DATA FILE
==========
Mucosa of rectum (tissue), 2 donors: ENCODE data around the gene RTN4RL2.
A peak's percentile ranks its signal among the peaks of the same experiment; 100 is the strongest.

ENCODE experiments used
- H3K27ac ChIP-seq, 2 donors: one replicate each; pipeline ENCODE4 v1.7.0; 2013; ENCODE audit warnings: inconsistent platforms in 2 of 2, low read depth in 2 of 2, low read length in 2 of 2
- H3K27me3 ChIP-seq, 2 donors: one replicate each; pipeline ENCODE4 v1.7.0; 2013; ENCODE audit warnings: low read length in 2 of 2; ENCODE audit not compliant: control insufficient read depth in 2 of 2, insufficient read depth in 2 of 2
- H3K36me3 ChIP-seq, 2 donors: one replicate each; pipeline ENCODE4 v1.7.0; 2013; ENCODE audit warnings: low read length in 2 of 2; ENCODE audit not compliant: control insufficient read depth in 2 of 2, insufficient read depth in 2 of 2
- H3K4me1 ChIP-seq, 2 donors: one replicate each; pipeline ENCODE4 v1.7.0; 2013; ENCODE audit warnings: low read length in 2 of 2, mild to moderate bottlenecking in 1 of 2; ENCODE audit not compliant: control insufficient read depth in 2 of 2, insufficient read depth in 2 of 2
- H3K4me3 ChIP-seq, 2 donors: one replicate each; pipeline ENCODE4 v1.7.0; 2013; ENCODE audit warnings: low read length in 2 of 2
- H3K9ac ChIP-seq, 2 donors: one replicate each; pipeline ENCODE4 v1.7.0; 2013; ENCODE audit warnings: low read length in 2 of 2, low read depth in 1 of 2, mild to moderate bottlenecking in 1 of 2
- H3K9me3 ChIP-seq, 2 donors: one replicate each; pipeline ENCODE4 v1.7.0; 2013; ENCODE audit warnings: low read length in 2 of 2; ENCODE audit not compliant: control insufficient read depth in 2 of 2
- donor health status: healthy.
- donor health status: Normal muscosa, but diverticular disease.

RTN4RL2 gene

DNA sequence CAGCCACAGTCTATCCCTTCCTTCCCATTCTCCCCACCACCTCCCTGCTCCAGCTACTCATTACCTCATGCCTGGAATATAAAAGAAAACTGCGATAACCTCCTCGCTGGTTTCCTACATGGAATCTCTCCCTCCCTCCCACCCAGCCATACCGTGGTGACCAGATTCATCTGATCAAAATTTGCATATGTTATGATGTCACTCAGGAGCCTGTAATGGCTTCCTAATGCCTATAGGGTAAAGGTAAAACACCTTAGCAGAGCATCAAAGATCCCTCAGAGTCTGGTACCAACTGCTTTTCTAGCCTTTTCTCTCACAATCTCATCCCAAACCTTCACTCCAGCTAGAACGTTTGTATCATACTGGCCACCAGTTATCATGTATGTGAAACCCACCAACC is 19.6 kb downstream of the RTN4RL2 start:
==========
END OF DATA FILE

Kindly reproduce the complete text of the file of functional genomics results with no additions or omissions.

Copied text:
Mucosa of rectum (tissue), 2 donors: ENCODE data around the gene RTN4RL2.
A peak's percentile ranks its signal among the peaks of the same experiment; 100 is the strongest.

ENCODE experiments used
- H3K27ac ChIP-seq, 2 donors: one replicate each; pipeline ENCODE4 v1.7.0; 2013; ENCODE audit warnings: inconsistent platforms in 2 of 2, low read depth in 2 of 2, low read length in 2 of 2
- H3K27me3 ChIP-seq, 2 donors: one replicate each; pipeline ENCODE4 v1.7.0; 2013; ENCODE audit warnings: low read length in 2 of 2; ENCODE audit not compliant: control insufficient read depth in 2 of 2, insufficient read depth in 2 of 2
- H3K36me3 ChIP-seq, 2 donors: one replicate each; pipeline ENCODE4 v1.7.0; 2013; ENCODE audit warnings: low read length in 2 of 2; ENCODE audit not compliant: control insufficient read depth in 2 of 2, insufficient read depth in 2 of 2
- H3K4me1 ChIP-seq, 2 donors: one replicate each; pipeline ENCODE4 v1.7.0; 2013; ENCODE audit warnings: low read length in 2 of 2, mild to moderate bottlenecking in 1 of 2; ENCODE audit not compliant: control insufficient read depth in 2 of 2, insufficient read depth in 2 of 2
- H3K4me3 ChIP-seq, 2 donors: one replicate each; pipeline ENCODE4 v1.7.0; 2013; ENCODE audit warnings: low read length in 2 of 2
- H3K9ac ChIP-seq, 2 donors: one replicate each; pipeline ENCODE4 v1.7.0; 2013; ENCODE audit warnings: low read length in 2 of 2, low read depth in 1 of 2, mild to moderate bottlenecking in 1 of 2
- H3K9me3 ChIP-seq, 2 donors: one replicate each; pipeline ENCODE4 v1.7.0; 2013; ENCODE audit warnings: low read length in 2 of 2; ENCODE audit not compliant: control insufficient read depth in 2 of 2
- donor health status: healthy.
- donor health status: Normal muscosa, but diverticular disease.

RTN4RL2 gene

DNA sequence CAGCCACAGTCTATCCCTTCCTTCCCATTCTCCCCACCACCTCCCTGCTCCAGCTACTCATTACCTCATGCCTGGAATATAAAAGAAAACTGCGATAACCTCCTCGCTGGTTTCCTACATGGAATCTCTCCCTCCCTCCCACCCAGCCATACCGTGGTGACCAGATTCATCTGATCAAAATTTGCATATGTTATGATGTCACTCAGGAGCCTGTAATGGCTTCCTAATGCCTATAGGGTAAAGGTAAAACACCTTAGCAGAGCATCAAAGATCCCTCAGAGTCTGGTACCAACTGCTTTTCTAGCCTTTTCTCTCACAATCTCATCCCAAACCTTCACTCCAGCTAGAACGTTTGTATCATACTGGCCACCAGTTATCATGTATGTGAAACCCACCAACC is 19.6 kb downstream of the RTN4RL2 start: